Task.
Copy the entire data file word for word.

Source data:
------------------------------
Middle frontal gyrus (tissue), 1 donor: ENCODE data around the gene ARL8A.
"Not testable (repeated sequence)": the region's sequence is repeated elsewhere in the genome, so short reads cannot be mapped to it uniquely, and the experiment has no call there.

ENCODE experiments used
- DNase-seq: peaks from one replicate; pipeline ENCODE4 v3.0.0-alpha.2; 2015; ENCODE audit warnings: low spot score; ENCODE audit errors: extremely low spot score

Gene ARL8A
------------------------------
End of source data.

Middle frontal gyrus (tissue), 1 donor: ENCODE data around the gene ARL8A.
"Not testable (repeated sequence)": the region's sequence is repeated elsewhere in the genome, so short reads cannot be mapped to it uniquely, and the experiment has no call there.

ENCODE experiments used
- DNase-seq: peaks from one replicate; pipeline ENCODE4 v3.0.0-alpha.2; 2015; ENCODE audit warnings: low spot score; ENCODE audit errors: extremely low spot score

Gene ARL8A